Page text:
As Honda plans an all-important upgrade following the summer break, the burning issue for the Japanese engine manufacturer and their partner McLaren is whether it will be enough to sustain the apparent progress made in Hungary.
Their first double points finish of the season, courtesy of fifth place for Fernando Alonso and ninth for Jenson Button, is a world removed from the pain of locking out the back row of the grid at the season opener in Melbourne or more recently not being in any way protagonists at Silverstone.
But it’s also still a world away from being competitive, at the front of the field, where McLaren and their two world champion drivers belong.
Honda Motorsport boss Yasuhisa Arai has described Hungary’s tenth round of the championship as heralding the real ‘beginning’ of the season for McLaren Honda.
However, Hungaroring is the second slowest track of the season and was always likely to be a target for a team running a car with a power deficit revealed by McLaren boss Eric Boullier to be in the region of 120bhp to the benchmark Mercedes power unit.
Add in the fact that Alonso and Button were restricted to 15th and 16th in qualifying and that only 15 cars were running at the chequered flag after a somewhat topsy turvy race for teams that would normally finish ahead of McLaren in Budapest and the picture looks a lot less rosy.
Even the best McLaren Honda spin doctors would not pretend that their machines finished ahead of both Mercedes cars on merit alone, suggesting that operational efficiency, stellar driving and a large dollop of luck contributed to the result.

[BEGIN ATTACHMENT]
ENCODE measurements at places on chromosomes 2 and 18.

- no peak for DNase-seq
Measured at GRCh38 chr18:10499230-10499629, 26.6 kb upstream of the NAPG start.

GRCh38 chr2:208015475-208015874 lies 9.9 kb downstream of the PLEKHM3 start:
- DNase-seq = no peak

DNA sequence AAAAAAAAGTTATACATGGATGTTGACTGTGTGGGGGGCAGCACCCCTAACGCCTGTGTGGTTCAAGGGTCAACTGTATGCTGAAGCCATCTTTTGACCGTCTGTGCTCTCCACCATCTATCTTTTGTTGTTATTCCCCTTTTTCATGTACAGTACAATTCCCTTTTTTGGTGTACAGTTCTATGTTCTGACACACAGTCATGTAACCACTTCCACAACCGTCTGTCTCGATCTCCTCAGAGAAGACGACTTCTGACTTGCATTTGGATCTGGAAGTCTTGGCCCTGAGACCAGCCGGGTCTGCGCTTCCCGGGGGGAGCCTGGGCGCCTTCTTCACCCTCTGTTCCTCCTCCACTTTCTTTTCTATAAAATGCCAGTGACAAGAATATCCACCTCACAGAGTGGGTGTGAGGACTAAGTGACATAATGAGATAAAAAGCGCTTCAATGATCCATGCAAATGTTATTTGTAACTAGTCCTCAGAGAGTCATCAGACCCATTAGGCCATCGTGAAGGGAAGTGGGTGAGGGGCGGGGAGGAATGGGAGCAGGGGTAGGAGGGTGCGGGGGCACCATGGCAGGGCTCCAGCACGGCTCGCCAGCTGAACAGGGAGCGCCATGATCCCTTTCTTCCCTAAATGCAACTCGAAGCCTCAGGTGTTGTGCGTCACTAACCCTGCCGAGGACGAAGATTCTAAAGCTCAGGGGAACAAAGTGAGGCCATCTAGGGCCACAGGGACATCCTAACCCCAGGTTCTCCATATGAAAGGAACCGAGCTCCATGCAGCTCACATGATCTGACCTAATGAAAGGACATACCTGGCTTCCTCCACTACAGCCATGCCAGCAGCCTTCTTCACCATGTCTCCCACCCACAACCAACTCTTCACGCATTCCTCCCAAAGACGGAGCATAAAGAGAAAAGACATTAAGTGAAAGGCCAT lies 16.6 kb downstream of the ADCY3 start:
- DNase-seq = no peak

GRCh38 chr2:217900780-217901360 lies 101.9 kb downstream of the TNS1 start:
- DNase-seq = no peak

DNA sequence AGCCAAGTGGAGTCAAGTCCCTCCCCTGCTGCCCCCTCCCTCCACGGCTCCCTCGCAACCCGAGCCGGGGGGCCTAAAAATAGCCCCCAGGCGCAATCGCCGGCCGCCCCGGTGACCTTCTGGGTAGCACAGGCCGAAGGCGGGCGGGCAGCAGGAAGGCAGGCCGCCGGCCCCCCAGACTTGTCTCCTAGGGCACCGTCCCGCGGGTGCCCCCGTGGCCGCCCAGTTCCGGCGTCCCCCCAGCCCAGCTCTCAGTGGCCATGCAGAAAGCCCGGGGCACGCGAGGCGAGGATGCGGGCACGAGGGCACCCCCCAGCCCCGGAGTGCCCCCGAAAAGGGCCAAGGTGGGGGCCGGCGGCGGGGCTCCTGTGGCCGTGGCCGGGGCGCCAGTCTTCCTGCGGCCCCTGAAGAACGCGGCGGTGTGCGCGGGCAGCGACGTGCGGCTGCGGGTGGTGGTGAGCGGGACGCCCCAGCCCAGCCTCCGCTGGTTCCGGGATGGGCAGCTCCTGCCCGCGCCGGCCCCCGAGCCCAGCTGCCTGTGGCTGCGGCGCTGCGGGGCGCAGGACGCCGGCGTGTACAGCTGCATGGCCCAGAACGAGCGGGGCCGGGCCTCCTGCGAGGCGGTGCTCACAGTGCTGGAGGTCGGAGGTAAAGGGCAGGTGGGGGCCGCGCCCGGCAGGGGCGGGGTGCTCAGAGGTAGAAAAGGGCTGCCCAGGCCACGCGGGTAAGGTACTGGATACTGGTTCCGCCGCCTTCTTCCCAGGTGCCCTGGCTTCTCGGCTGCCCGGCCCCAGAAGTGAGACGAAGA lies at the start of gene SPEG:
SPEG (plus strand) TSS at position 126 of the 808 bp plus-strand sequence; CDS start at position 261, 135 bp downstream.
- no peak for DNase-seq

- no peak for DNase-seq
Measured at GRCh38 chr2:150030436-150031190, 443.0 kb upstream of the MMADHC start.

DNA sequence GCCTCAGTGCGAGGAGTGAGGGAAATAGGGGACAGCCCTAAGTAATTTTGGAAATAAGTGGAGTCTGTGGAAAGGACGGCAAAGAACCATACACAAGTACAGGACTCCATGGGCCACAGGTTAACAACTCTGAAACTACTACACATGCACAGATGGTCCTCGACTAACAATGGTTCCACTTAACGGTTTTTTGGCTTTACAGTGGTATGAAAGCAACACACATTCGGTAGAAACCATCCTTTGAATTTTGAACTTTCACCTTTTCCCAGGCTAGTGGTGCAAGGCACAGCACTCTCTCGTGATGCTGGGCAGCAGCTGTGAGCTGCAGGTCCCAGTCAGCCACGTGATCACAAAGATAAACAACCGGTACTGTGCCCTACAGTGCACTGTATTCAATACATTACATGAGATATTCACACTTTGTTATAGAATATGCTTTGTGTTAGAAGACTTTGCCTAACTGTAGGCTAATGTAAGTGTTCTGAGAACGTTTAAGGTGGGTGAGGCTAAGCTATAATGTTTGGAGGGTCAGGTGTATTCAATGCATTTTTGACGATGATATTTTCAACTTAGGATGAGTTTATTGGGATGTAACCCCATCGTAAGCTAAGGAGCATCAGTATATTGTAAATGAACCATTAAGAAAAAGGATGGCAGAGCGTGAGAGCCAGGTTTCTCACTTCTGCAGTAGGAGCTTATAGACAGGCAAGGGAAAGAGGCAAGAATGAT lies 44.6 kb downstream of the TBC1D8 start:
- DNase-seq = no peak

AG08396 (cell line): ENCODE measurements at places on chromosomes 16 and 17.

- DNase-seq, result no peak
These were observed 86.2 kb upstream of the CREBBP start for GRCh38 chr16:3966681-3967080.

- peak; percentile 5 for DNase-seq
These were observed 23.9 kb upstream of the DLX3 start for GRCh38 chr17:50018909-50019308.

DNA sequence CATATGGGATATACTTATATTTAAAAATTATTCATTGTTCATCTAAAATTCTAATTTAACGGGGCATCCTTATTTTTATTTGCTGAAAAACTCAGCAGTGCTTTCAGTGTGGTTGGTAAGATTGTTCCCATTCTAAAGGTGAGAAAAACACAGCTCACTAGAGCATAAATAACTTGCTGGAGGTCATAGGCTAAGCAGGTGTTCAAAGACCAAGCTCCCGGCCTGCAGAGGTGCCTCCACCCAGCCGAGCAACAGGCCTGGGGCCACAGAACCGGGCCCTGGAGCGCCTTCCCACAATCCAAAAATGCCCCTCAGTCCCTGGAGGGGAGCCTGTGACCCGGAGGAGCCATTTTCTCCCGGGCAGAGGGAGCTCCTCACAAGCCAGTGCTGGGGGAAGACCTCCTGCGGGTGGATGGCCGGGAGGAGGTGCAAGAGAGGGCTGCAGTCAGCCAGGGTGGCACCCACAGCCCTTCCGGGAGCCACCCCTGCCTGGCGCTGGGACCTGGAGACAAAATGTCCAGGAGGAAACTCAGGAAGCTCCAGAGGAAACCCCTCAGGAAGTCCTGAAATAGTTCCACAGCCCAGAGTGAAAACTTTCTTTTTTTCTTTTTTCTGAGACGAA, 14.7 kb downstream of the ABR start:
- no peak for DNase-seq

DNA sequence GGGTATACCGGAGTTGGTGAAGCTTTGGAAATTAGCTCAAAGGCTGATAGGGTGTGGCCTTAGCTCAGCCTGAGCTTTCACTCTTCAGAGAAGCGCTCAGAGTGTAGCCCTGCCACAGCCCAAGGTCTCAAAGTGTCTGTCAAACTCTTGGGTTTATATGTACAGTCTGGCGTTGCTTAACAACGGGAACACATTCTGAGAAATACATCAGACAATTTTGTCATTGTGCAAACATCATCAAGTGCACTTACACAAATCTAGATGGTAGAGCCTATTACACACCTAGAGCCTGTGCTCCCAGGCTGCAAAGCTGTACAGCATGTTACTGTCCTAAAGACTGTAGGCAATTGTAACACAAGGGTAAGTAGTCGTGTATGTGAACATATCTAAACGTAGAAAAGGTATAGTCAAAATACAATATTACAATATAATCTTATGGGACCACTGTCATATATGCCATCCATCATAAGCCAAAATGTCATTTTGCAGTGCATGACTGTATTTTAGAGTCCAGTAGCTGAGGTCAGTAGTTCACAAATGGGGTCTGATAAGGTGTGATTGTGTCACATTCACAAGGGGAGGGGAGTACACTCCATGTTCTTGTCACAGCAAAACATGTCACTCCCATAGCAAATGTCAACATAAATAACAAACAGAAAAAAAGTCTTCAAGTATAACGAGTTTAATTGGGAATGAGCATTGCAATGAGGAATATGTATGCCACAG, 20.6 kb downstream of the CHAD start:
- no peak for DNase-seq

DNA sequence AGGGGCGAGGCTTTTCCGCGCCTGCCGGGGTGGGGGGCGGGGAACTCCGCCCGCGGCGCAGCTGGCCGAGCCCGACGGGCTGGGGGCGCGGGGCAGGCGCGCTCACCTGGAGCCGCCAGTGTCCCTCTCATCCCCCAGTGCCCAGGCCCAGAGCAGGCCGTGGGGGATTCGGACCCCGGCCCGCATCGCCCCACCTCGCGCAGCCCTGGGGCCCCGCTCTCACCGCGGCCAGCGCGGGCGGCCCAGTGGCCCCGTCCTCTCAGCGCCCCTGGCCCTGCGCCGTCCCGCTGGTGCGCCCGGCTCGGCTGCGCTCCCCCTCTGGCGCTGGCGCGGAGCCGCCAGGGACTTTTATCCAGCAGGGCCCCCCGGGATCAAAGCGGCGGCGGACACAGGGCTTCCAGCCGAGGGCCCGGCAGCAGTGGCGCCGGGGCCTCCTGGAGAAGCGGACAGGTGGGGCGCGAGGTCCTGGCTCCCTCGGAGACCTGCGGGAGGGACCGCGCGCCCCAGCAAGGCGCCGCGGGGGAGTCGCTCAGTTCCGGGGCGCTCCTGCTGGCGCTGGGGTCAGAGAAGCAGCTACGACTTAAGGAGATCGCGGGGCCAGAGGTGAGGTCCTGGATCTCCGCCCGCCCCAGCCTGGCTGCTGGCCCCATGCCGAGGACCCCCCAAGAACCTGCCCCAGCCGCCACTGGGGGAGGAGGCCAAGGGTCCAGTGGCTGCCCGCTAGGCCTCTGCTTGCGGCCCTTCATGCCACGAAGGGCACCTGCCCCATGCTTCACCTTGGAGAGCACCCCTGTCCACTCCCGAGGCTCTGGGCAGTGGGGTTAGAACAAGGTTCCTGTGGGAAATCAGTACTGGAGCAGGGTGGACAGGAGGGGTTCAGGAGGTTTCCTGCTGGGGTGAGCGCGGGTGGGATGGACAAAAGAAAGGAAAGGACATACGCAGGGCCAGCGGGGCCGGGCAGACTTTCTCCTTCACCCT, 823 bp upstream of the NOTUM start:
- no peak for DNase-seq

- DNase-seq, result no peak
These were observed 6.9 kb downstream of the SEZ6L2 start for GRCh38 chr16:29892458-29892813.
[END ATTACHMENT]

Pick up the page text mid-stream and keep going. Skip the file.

McLaren have been pushing their engine partners for developments and Arai has stated that there will be no summer break for his engineers as they battle to introduce development for the next phase of the championship.
There has been some talk of the next step being a 50bhp upgrade which even if true and coming with attendant ‘driveability’ and energy efficiency, is still less than half way to closing the gap.
What was encouraging for the Tokyo-Woking axis was that Hungary was the first time that Honda have felt confident enough to run their power unit at ‘full power’, although Boullier clarified on Saturday night that the drivers would not have full ERS use during the race yet.
Interestingly, and encouragingly, McLaren have not recorded a finish outside the top ten in the last five races: they’ve retired six times and scored points with the other further four car starts.
After failing to get off the mark until round nine at Silverstone, Fernando Alonso is going for a hat trick of points finishes at the next round in Belgium. Worryingly, though, Spa Francorchamps is a pure power circuit hence the motivating words from Boullier for his Japanese colleagues in Hungary.
“I hope that Honda is aware of the situation and has a plan to make up for lost time,” said Boullier. “You cannot buy time of course, but you can add resources. So where 450 people is sufficient now for Mercedes, Honda needs 700 so that we can catch up.”
In the background there continue to be interesting developments in the ownership of McLaren, with Ron Dennis yet to put on the table the money required to buy control of the company by acquiring shares from the Bahraini sovereign wealth fund, as promised when he returned to the helm in 2014.
Therefore the question of how long Dennis will continue is one that will be closely scrutinised in the second half of the season.